Duke Energy changes aimed at increasing minority contractors
RALEIGH, N.C. (AP) — One of the largest U.S. electricity companies is making changes that could make it easier for black, female and other minority-owned construction and hauling firms to compete for work on its multibillion-dollar project to excavate and close coal-ash storage pits.
Under pressure from its state regulator, Duke Energy Corp. announced last week that it is doubling the weight it places on awarding work to diverse and local suppliers. That will still account for just 20 percent of the evaluation, with the bulk of the award decision based on technical and commercial measures.
The move comes after its top 10 contractors owned by women, veterans or minorities landed only about 1 percent of the more than $1.1 billion the Charlotte-based utility spent on fixing its coal-ash problems in North Carolina between 2014 and last September. The only black-owned contractor landed at No. 10 with contracts valued at $214,000, the utility said in a regulatory filing.
The share of coal-ash work Duke Energy reported awarding minorities, women and veterans is much lower than goals set by the federal and some state governments.
The company has estimated it will spend more than $5 billion to clean up coal-ash pits at 14 North Carolina power plants and it wants to pass the entire price tag to consumers through higher electricity bills. Roughly 400 companies landed Duke Energy’s coal-ash work, with many of the largest based outside North Carolina.
Coal ash is the residue left after decades of burning coal to generate power. It can contain toxic materials including mercury, arsenic and chromium.
After a 2014 coal-ash spill from a Duke Energy plant coated the Dan River, legislators passed state laws requiring the company to close all its ash ponds by 2029. That’s being done either by excavating the waste and burying it in new holes lined to prevent groundwater contamination, or by drying out the liquefied ash and covering pits with a shell that blocks water from filtering down.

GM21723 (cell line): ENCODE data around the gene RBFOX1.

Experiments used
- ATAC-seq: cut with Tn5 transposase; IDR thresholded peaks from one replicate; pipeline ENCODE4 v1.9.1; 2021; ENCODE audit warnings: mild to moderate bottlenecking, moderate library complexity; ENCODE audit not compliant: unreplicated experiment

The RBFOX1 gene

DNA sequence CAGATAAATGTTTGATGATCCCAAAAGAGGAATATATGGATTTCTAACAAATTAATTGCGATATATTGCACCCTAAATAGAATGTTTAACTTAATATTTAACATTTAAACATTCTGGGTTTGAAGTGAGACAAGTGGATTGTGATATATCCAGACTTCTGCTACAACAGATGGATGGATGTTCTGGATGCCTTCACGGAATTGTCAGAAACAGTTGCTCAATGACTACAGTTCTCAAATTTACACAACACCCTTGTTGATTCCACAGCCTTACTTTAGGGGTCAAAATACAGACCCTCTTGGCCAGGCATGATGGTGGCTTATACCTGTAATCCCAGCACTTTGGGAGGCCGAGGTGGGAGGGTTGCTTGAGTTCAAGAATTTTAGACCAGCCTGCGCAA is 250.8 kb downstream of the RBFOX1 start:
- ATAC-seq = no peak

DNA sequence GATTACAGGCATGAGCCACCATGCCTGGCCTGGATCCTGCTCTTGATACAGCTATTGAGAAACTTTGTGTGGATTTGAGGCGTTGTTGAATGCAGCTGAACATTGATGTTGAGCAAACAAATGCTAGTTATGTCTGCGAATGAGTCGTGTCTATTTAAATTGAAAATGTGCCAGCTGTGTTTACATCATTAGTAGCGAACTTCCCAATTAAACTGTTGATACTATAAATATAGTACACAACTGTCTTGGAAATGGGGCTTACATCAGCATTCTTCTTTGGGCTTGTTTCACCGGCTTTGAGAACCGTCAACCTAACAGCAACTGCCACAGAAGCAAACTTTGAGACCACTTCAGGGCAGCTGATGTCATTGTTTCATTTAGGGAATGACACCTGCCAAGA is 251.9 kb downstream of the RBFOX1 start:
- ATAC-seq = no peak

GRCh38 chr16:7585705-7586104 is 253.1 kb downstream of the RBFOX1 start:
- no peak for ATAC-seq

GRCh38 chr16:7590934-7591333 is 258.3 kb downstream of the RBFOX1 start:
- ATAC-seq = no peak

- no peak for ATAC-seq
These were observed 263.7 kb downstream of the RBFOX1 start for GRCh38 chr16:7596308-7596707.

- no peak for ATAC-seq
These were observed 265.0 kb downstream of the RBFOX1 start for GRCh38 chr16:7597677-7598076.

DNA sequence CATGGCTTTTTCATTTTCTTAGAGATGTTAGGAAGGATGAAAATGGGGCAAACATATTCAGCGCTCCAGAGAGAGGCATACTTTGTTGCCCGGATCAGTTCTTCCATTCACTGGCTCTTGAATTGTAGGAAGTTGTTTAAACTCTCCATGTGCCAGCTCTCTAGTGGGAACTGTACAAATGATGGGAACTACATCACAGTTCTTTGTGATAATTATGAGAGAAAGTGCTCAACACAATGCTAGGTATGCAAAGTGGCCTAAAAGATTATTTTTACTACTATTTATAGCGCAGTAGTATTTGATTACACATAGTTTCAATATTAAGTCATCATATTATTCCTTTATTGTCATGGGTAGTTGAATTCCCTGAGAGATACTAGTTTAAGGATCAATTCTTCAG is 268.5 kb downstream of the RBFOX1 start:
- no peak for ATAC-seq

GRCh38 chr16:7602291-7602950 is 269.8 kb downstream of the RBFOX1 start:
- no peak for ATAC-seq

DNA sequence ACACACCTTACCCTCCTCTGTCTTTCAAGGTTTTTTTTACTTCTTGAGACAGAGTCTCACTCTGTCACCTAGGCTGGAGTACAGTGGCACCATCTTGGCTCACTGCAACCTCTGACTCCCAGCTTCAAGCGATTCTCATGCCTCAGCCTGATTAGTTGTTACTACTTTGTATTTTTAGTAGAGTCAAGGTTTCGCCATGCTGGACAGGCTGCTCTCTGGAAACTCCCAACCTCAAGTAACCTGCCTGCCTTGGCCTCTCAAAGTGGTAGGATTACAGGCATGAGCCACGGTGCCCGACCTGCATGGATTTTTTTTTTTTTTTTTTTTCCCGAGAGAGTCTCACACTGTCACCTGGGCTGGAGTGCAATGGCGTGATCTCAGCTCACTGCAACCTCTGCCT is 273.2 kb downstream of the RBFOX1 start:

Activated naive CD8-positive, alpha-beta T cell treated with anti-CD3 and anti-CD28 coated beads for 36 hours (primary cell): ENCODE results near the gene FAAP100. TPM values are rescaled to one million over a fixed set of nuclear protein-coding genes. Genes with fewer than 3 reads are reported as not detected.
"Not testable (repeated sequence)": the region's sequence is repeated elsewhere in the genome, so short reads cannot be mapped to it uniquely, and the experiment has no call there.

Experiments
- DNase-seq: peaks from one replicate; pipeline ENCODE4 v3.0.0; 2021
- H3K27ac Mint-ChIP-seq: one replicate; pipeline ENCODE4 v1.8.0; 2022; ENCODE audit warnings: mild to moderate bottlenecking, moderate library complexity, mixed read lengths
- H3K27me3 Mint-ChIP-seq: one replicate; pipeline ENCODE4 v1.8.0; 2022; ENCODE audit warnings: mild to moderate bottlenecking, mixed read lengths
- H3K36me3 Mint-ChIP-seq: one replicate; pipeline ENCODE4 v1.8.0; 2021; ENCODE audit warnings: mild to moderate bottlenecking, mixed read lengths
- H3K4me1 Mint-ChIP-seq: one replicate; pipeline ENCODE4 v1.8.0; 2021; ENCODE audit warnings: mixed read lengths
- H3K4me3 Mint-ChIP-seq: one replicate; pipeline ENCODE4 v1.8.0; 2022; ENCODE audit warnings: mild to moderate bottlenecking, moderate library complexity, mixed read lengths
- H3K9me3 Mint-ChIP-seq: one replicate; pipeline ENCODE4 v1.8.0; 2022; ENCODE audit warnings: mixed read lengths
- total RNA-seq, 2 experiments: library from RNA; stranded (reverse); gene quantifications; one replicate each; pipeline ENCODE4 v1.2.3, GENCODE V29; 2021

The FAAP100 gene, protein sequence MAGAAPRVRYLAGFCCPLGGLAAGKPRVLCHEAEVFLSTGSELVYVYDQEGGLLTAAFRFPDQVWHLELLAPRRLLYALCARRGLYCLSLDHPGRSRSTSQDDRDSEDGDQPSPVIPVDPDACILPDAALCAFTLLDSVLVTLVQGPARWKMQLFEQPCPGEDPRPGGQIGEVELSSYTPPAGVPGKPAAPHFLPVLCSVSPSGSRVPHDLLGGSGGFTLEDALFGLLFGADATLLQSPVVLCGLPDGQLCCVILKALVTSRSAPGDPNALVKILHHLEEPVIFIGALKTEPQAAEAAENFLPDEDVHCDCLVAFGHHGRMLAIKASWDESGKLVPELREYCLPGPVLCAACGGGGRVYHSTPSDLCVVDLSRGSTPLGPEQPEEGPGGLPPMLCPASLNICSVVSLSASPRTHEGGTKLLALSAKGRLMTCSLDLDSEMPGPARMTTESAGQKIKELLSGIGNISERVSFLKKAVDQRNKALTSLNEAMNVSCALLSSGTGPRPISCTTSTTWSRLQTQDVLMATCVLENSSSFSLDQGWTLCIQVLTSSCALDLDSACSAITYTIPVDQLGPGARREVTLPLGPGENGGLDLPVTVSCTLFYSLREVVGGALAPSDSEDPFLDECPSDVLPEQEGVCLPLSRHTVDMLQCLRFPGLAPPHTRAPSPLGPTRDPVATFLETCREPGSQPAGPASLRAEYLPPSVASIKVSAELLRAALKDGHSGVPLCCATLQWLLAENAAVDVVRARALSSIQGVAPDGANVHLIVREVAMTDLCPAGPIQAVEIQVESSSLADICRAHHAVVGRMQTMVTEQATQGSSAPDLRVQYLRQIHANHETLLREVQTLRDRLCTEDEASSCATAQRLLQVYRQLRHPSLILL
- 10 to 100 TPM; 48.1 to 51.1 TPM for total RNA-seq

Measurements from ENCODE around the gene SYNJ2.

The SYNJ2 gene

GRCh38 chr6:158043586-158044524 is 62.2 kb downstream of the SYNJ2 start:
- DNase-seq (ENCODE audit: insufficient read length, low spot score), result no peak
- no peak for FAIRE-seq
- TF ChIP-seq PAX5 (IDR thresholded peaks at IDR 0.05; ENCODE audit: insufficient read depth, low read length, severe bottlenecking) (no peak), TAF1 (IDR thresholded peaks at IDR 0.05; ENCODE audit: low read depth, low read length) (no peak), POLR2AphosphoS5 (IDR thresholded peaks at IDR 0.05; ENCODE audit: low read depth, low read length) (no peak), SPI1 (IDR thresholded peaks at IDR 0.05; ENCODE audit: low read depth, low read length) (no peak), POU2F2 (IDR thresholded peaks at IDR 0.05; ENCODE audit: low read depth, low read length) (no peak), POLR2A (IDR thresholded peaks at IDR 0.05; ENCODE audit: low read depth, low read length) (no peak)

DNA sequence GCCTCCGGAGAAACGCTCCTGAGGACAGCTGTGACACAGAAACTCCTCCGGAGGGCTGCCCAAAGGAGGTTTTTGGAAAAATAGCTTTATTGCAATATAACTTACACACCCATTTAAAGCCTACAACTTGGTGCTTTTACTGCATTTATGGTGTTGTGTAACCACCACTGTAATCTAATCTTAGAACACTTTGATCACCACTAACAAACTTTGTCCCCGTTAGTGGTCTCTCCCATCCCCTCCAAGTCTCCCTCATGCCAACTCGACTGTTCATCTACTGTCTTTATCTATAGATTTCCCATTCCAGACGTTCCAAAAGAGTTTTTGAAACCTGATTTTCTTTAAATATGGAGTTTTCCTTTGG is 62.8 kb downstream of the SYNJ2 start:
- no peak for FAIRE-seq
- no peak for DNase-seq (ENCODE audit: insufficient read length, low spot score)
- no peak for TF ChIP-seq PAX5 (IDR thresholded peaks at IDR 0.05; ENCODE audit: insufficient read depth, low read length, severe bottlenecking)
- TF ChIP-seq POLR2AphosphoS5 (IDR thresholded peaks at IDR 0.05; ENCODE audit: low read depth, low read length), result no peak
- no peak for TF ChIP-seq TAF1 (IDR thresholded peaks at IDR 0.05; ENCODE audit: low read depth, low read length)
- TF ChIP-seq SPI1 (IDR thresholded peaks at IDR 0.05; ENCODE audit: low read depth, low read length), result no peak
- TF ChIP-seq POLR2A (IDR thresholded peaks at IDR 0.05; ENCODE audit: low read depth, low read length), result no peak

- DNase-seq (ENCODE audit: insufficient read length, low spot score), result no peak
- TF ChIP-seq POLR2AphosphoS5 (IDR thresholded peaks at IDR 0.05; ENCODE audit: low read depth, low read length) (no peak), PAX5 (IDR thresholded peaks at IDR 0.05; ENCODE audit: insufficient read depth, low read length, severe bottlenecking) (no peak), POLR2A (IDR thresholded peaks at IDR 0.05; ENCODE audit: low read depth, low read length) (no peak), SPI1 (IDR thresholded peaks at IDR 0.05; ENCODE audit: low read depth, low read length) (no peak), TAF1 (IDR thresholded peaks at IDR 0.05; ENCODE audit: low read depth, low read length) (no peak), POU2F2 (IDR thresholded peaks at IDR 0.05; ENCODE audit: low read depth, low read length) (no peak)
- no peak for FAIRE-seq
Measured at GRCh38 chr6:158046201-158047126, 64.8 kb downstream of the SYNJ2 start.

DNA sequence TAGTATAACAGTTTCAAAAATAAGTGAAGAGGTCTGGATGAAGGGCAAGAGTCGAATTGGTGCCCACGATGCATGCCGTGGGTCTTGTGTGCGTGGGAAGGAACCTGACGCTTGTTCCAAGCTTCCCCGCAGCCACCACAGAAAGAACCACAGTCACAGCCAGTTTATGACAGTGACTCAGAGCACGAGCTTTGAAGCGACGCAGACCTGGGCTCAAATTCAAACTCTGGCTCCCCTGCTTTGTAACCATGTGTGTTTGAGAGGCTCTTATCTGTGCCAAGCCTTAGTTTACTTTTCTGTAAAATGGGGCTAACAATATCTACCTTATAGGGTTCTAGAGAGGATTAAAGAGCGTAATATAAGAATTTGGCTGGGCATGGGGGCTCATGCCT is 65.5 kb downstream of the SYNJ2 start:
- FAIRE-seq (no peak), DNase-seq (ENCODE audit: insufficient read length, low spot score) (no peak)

Jesse Callis said one thing that would help minority contractors like him compete for Duke Energy’s coal-ash contracts would be simply knowing what the company needs to have done.
“There has not been an outreach,” said Callis, who started Callis Contractors Inc. in Durham 21 years ago. “We didn’t know about it.”
His company lacks all the trucks and equipment Callis expects he would need to fulfill a contract, but he said that could be ramped up rapidly. The general contractor’s 13 full-time employees are supplemented with subcontractors Callis said he’s long relied on to complete construction projects for hospitals, universities and governments.
“Most of our work has been more complex than moving coal ash,” Callis said. “It’s not rocket-science work.”
Federal government agencies shoot for awarding 23 percent of prime contracts to small businesses, with specific, included targets of 5 percent for companies owned by women, 3 percent for disabled veterans and 5 percent for small “disadvantaged” businesses.
North Carolina’s goal is awarding 10 percent of building construction projects to companies owned by minorities, women and other targeted groups. Actual spending has ranged from 18 percent to 30 percent over the past five years, according to state figures.
But U.S. electric utilities don’t have guidelines for awarding construction contracts to targeted groups, said Kristin Rudman, a spokeswoman for the Edison Electric Institute, a trade group. The organization last summer gave Duke Energy an award for excellence for its efforts to increase diversity in its purchasing.
Since ratepayers are ultimately going to pay, the company has a responsibility to ensure its suppliers offer competitive prices and have the size and experience to perform the work, Duke Energy spokesman Jeff Brooks said.
“We are proud of the work we have done to increase supplier diversity and encourage participation by local contractors in our company,” Brooks said in an email. “But despite the progress we have made in growing diversity among suppliers, we want to do more and continue to improve that process. We are always looking for opportunities to educate interested groups and encourage more participation from diverse suppliers in the bidding process across all of the states we serve.”
The head of a nonprofit that pushes companies to increase supplier diversity said Duke Energy could improve by including contract provisions requiring major contractors to turn around and spend a fixed amount with minority-owned businesses.
“We have to say, ‘OK, we have to be more aggressive,'” said Farad Ali, president of the North Carolina Institute of Minority Economic Development. “Because if I give this contract to D-E-F company, and they say that they’re going to do 20 percent with diverse businesses, let’s make sure they get that 20 percent.”
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